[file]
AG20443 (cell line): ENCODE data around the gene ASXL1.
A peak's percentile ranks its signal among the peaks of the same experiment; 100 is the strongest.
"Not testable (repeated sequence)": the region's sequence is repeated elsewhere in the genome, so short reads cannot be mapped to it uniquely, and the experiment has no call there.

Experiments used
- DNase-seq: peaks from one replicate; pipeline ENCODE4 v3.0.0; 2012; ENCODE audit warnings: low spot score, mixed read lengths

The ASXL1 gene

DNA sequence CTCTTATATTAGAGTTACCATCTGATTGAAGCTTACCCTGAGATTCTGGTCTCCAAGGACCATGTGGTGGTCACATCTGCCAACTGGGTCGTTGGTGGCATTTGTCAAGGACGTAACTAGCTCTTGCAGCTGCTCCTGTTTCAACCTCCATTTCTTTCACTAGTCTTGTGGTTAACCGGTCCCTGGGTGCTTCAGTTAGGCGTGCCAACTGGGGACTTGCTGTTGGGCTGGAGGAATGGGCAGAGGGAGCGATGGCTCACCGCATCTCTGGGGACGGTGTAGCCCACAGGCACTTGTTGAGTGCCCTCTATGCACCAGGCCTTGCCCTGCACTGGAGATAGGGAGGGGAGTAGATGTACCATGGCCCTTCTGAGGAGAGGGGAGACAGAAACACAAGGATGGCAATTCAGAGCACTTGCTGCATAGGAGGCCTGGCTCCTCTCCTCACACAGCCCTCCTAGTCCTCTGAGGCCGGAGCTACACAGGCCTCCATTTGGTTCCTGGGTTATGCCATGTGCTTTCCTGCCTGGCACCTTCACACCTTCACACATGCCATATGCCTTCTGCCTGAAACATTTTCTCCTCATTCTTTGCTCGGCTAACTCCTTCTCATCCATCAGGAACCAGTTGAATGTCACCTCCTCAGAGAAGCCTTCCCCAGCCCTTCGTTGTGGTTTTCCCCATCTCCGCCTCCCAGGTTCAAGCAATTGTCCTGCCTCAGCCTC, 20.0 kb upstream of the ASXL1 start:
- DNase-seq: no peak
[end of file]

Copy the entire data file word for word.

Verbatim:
AG20443 (cell line): ENCODE data around the gene ASXL1.
A peak's percentile ranks its signal among the peaks of the same experiment; 100 is the strongest.
"Not testable (repeated sequence)": the region's sequence is repeated elsewhere in the genome, so short reads cannot be mapped to it uniquely, and the experiment has no call there.

Experiments used
- DNase-seq: peaks from one replicate; pipeline ENCODE4 v3.0.0; 2012; ENCODE audit warnings: low spot score, mixed read lengths

The ASXL1 gene

DNA sequence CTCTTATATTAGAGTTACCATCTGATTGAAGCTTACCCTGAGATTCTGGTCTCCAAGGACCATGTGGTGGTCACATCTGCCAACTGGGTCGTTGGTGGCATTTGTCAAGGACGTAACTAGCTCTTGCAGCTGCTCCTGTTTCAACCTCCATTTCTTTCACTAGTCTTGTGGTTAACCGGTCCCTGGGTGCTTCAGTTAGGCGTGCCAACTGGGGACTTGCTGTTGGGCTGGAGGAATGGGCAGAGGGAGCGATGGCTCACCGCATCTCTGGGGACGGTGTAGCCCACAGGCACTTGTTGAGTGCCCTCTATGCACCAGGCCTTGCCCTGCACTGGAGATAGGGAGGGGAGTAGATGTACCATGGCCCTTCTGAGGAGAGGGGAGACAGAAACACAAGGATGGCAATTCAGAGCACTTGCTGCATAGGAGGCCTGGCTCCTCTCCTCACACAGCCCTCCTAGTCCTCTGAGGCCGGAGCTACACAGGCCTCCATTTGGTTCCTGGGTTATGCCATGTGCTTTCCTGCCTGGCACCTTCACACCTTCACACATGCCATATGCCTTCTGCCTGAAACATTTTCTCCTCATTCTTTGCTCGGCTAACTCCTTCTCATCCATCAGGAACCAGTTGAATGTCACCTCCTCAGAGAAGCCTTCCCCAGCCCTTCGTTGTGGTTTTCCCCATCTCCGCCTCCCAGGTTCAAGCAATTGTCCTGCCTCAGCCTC, 20.0 kb upstream of the ASXL1 start:
- DNase-seq: no peak